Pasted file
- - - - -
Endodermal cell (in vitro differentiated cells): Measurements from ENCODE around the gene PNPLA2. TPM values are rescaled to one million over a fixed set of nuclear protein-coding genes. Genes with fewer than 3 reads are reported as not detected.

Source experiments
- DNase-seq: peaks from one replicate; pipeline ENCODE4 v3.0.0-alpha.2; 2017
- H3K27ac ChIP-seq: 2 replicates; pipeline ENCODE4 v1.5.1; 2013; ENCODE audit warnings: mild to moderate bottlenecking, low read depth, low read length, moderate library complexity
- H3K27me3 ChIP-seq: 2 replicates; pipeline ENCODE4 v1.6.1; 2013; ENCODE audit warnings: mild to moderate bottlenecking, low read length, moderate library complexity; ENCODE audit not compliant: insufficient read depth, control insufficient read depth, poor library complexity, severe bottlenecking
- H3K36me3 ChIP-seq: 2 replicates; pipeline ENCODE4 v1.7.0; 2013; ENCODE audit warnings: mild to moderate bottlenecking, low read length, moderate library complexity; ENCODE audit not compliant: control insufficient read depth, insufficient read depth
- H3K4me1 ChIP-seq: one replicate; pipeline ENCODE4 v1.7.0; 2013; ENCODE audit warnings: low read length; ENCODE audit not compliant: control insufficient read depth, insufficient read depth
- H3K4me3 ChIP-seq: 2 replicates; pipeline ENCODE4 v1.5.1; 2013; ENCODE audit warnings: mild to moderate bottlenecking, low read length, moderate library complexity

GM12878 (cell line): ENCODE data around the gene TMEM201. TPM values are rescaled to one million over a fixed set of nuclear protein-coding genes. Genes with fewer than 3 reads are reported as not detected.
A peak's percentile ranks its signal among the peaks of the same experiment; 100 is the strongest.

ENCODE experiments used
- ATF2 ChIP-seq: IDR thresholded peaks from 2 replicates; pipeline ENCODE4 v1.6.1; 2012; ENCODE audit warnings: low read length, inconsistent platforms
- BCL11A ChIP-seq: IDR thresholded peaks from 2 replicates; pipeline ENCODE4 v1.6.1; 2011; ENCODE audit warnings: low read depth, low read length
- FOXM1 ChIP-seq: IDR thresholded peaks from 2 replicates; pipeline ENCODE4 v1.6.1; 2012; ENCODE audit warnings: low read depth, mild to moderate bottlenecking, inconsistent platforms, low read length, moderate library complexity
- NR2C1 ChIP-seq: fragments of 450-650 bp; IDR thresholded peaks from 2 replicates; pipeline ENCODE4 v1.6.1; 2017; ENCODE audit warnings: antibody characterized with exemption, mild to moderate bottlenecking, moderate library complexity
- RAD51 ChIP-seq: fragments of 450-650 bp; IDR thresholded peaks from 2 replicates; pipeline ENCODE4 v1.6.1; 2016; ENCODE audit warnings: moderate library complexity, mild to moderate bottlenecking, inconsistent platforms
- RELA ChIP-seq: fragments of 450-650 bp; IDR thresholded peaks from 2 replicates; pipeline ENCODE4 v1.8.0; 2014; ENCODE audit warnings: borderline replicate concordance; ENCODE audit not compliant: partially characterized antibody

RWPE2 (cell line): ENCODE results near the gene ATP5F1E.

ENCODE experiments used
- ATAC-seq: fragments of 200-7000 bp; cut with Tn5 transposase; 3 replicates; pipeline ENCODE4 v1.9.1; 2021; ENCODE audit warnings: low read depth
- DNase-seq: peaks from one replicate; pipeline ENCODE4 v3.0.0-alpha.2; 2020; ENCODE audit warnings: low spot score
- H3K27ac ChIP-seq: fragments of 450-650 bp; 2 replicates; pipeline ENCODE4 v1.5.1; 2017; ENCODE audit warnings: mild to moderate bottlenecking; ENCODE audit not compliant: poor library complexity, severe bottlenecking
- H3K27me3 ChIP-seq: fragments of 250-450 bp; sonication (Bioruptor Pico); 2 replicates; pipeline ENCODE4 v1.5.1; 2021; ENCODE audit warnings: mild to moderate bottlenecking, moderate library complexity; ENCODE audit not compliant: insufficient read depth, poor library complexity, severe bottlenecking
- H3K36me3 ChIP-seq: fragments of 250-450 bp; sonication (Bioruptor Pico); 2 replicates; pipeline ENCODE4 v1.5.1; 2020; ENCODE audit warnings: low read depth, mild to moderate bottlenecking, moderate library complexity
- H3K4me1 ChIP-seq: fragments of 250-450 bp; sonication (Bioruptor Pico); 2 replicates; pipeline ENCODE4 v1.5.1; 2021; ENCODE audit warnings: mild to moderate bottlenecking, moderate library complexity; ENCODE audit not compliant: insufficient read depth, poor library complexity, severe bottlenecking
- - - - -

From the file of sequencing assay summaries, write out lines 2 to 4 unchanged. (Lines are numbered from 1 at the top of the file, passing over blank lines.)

Source experiments
- DNase-seq: peaks from one replicate; pipeline ENCODE4 v3.0.0-alpha.2; 2017
- H3K27ac ChIP-seq: 2 replicates; pipeline ENCODE4 v1.5.1; 2013; ENCODE audit warnings: mild to moderate bottlenecking, low read depth, low read length, moderate library complexity